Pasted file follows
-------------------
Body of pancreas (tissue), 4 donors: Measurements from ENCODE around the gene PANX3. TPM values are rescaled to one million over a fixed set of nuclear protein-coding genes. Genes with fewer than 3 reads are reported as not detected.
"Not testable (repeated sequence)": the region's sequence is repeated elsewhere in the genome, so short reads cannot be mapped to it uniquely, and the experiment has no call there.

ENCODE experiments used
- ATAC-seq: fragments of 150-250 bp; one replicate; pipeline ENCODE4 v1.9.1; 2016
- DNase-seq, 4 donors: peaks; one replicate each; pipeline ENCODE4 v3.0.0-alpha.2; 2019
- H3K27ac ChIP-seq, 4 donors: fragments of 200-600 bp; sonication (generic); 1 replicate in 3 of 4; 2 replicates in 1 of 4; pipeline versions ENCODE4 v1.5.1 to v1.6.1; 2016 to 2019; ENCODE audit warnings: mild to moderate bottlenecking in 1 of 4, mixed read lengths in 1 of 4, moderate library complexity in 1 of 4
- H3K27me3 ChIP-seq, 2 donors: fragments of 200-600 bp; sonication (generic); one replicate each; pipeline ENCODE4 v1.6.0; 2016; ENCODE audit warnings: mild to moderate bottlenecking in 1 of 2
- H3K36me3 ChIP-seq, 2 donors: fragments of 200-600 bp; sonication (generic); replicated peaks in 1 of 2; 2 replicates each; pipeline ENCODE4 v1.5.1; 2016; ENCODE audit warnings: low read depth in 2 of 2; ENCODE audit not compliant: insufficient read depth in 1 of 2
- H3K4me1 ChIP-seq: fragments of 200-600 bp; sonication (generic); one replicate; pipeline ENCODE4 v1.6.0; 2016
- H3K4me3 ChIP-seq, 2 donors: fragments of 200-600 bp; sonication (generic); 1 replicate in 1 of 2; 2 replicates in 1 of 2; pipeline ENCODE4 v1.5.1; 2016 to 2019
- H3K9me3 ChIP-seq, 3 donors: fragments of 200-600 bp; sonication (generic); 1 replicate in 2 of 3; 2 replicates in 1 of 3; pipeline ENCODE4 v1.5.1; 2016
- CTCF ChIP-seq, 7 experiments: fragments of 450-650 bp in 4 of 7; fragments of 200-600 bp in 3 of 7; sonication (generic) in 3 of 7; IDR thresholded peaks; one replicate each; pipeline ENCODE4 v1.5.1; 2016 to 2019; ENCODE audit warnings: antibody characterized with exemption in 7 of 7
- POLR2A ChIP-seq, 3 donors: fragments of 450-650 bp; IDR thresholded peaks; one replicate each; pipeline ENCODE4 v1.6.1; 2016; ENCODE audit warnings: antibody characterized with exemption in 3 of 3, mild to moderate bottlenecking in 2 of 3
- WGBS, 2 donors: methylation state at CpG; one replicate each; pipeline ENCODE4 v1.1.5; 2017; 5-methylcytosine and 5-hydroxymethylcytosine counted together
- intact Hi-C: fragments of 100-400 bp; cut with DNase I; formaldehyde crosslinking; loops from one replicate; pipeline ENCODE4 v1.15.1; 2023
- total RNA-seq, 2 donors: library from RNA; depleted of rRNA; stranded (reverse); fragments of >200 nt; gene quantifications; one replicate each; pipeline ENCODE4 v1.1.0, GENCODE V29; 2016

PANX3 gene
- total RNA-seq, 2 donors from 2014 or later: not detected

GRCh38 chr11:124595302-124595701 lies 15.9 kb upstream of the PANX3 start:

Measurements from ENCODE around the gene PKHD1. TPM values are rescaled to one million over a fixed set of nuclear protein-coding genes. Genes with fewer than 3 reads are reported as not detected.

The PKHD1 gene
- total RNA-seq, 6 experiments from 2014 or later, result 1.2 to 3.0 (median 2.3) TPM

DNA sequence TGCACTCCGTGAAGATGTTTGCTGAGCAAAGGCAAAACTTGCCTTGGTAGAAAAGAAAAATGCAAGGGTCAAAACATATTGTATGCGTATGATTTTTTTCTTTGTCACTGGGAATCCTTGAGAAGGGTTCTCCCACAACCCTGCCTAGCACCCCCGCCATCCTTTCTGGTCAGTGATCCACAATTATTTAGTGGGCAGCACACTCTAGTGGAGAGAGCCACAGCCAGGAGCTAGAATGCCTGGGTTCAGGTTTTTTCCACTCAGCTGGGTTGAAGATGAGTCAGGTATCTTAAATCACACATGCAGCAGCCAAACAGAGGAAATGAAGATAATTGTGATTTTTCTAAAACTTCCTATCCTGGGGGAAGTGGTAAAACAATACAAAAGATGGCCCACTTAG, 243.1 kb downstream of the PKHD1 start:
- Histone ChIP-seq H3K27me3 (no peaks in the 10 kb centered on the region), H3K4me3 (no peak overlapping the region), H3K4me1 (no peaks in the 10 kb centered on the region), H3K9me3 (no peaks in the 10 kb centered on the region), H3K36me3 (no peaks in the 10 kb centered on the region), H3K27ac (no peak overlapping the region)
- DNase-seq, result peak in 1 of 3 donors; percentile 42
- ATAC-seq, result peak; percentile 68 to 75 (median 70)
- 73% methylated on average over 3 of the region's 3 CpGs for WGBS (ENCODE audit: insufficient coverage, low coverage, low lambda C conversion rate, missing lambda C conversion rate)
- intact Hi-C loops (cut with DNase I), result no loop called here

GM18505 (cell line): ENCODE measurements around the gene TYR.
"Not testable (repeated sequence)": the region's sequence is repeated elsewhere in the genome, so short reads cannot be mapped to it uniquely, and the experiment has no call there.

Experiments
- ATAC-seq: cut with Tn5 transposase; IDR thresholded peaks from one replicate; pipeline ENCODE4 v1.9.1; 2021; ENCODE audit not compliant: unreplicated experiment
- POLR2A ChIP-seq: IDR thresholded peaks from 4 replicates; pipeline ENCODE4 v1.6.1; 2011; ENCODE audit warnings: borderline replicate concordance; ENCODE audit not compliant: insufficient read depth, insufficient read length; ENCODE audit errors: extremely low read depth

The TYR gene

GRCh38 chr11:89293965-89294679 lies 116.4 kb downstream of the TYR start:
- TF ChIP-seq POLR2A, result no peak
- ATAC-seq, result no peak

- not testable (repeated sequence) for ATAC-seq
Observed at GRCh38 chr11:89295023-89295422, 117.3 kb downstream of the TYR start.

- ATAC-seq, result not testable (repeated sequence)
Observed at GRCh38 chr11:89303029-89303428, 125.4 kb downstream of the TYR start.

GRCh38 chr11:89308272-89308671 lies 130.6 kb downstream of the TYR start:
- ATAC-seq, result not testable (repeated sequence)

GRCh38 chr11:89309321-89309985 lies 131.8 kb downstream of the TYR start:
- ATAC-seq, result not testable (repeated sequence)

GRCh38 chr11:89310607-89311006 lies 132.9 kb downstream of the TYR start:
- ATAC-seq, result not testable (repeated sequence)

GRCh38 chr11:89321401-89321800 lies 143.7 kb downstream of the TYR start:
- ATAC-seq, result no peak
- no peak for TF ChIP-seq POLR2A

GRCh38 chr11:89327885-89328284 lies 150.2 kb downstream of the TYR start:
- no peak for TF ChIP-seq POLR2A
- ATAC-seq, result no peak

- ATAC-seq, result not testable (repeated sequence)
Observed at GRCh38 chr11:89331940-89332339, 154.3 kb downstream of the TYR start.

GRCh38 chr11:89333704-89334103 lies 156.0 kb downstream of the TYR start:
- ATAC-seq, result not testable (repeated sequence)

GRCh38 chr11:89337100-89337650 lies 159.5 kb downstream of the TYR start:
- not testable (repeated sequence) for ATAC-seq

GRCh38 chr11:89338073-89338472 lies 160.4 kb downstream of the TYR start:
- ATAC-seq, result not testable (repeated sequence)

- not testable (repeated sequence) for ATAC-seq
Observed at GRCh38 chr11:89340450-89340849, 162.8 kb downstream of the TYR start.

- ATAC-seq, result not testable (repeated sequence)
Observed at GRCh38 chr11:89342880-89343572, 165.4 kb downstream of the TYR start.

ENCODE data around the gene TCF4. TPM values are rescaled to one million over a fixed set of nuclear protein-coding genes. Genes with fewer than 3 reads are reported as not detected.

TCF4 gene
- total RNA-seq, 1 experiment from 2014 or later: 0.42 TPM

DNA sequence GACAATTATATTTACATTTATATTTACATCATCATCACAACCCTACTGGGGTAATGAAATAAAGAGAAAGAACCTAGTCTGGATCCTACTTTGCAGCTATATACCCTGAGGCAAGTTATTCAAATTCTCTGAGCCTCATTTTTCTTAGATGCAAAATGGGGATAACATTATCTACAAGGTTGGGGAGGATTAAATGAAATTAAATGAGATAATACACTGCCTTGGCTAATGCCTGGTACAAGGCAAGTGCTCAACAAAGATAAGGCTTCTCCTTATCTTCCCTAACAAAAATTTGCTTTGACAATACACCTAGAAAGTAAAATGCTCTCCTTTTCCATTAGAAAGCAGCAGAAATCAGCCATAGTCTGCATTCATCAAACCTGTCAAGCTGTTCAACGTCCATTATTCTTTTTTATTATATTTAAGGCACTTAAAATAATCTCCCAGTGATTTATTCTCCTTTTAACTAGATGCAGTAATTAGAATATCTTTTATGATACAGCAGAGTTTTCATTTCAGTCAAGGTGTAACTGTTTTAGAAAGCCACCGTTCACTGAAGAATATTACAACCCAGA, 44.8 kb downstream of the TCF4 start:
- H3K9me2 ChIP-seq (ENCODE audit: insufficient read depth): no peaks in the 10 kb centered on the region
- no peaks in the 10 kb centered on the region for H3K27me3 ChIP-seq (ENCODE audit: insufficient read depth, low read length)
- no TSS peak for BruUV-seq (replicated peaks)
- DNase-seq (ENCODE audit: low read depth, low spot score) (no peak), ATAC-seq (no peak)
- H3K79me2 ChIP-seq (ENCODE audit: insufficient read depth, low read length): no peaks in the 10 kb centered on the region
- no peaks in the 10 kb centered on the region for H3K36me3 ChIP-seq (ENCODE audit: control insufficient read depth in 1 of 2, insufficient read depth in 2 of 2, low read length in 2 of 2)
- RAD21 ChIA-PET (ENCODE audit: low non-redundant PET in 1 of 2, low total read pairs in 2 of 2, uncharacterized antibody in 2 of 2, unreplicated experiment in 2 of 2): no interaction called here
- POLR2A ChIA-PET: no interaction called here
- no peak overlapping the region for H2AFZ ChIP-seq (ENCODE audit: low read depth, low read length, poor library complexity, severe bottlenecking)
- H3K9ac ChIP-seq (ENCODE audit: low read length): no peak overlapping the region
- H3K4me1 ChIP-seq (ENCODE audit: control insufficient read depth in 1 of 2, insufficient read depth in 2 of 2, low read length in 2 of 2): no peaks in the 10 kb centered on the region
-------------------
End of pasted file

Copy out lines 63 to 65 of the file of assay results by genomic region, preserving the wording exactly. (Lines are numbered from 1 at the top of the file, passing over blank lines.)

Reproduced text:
Observed at GRCh38 chr11:89340450-89340849, 162.8 kb downstream of the TYR start.

- ATAC-seq, result not testable (repeated sequence)
Observed at GRCh38 chr11:89342880-89343572, 165.4 kb downstream of the TYR start.